We welcome the school food policy reforms announced in the ‘Levelling Up’ white paper. It is positive to see the vital importance of school food and food education being recognised when it comes to increasing health and wellbeing.

Encouraging schools to tell parents what steps they are taking to promote good eating and food culture is incredibly important. What children experience in school will help shape their eating habits for life. The research is also clear – good school food means better attainment, behaviour and increased wellbeing.  

The pilot measures to monitor compliance with the school food standards are much-needed, and we look forward to seeing more detail of the proposed inspections. But this should also include mandatory training for kitchen teams.  If we don’t ensure the very people making the food know what the standards are, how can they be required to meet them?

Food education is rightly highlighted as an important tool in improving child health. It is a very welcome move to see school governors and teachers receiving training and support in this area, although we would like to see kitchen teams also included and given a chance to shine and share their expertise with pupils. Each lunchtime can offer opportunities to get children curious and interested in good food and ingredients.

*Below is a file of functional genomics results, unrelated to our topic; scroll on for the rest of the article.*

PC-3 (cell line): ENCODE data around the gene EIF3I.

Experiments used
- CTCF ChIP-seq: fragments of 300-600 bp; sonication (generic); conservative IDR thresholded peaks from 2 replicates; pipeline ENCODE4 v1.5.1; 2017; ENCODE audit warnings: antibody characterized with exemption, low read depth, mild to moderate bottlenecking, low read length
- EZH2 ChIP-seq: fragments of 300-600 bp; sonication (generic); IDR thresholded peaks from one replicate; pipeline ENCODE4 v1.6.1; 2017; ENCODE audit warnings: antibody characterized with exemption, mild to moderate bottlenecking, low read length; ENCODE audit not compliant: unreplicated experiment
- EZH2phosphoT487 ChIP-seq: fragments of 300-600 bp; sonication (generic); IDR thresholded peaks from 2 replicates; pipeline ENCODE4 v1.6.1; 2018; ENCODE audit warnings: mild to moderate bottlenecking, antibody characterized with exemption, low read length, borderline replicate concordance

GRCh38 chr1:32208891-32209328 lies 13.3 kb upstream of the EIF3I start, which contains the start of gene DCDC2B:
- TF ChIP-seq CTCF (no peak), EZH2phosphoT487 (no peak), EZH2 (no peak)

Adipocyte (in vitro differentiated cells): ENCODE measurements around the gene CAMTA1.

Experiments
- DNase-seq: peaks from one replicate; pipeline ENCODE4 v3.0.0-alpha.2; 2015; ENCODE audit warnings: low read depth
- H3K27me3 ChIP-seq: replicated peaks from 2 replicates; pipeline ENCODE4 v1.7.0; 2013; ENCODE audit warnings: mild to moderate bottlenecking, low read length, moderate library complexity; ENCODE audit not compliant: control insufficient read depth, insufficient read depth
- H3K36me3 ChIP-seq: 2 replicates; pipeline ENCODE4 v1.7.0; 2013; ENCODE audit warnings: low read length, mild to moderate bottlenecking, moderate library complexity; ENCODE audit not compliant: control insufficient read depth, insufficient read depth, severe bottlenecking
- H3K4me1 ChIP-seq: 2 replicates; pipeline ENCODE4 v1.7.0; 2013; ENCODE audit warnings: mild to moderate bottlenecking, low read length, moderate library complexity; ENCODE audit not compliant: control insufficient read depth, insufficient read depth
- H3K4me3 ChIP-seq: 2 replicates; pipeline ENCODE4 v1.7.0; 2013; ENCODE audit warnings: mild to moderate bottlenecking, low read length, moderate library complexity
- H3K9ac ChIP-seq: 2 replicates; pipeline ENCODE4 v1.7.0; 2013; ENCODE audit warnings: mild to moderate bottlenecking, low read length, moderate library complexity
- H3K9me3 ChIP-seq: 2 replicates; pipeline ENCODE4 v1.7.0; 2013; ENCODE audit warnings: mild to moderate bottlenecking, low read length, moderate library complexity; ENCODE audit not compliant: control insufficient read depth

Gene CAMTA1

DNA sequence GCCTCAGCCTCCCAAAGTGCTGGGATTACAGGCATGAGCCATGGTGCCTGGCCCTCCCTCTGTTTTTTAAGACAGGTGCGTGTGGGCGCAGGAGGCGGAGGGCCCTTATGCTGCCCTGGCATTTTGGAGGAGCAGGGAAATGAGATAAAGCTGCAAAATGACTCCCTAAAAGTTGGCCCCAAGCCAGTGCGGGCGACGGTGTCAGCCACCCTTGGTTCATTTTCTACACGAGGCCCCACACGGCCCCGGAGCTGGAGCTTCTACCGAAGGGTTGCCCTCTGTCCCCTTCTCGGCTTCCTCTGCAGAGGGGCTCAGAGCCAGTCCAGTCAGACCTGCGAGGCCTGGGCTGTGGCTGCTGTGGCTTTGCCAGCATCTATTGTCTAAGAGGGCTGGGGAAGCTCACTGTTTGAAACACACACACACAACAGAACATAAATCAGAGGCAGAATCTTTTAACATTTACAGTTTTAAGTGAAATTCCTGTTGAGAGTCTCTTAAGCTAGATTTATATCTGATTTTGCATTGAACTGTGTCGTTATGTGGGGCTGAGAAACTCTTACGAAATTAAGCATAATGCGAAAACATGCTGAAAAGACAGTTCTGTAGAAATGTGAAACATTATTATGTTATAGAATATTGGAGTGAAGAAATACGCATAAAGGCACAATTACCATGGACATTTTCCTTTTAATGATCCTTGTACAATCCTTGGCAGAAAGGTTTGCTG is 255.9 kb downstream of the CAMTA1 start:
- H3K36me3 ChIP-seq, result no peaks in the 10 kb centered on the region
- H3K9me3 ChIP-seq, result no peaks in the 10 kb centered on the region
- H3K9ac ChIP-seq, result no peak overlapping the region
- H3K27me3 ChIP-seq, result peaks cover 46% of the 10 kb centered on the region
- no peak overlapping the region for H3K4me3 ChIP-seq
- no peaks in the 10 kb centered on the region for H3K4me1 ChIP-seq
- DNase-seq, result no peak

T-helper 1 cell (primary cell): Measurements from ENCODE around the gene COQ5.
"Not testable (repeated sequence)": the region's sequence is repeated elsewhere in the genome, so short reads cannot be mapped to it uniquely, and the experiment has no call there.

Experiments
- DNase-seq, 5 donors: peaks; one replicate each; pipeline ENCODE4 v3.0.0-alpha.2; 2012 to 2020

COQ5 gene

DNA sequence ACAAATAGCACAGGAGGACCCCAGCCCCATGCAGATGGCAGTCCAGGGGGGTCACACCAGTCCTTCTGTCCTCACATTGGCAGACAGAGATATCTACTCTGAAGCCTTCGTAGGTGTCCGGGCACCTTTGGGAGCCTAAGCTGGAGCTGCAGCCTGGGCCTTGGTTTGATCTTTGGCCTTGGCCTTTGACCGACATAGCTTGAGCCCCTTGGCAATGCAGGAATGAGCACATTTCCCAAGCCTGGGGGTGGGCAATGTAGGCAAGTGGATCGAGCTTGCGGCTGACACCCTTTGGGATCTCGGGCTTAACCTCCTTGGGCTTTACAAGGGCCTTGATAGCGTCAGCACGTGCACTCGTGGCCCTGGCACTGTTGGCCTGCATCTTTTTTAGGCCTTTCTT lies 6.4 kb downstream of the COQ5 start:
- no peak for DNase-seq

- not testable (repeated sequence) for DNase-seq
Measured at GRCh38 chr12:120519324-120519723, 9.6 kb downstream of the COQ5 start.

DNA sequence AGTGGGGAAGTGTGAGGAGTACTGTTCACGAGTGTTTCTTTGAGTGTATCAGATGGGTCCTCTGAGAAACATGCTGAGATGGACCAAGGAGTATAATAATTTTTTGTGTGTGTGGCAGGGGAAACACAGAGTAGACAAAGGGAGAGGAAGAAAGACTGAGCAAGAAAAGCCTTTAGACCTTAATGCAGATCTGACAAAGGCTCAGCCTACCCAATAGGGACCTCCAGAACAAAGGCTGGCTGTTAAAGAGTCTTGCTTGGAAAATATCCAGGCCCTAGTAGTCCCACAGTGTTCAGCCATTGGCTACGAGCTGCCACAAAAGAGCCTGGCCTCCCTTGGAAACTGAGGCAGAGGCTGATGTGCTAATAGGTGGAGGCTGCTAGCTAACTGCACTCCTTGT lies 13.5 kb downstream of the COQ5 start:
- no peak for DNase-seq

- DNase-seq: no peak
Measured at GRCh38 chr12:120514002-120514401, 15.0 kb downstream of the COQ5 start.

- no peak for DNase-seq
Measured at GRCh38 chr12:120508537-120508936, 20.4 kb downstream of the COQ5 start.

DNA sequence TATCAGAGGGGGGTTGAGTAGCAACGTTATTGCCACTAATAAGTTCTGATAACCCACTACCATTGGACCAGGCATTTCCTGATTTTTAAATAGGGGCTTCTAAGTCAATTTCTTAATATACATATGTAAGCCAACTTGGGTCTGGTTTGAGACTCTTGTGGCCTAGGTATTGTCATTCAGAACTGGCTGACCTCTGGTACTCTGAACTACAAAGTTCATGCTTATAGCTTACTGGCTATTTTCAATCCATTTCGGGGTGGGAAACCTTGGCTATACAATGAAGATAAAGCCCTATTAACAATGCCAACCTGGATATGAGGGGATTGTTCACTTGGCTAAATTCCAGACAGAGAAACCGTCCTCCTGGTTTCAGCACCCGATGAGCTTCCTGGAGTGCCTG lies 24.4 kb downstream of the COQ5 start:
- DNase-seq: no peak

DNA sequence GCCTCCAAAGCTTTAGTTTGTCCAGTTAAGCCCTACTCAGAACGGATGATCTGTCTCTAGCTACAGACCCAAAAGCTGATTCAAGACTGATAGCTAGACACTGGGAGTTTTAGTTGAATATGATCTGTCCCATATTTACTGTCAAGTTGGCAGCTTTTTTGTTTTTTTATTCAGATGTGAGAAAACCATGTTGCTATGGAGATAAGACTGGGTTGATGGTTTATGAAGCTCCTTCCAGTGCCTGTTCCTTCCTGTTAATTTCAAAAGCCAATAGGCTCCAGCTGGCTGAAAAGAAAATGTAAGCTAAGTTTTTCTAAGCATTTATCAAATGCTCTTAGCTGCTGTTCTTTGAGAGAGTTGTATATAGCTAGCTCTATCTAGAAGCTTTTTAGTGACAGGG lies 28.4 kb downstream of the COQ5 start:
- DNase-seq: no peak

While there is much to be excited about in these reforms, and we should celebrate them, we still want to see commitment to expanding free school meal entitlement. Put simply, hungry kids don’t learn. More than a million children who need a free school meal are currently missing out, which impacts their health, wellbeing and social mobility. Expanding eligibility will be key to any levelling up agenda and we hope to see this comprehensively addressed in the National Food Strategy white paper, along with the mandatory accreditation scheme for schools that will help drive standards up further. 


We will continue to campaign for further reforms, until free school meal eligibility is extended to reflect the true number of children living with food insecurity, and all of the measures are in place to see the end of the postcode lottery of school food standards.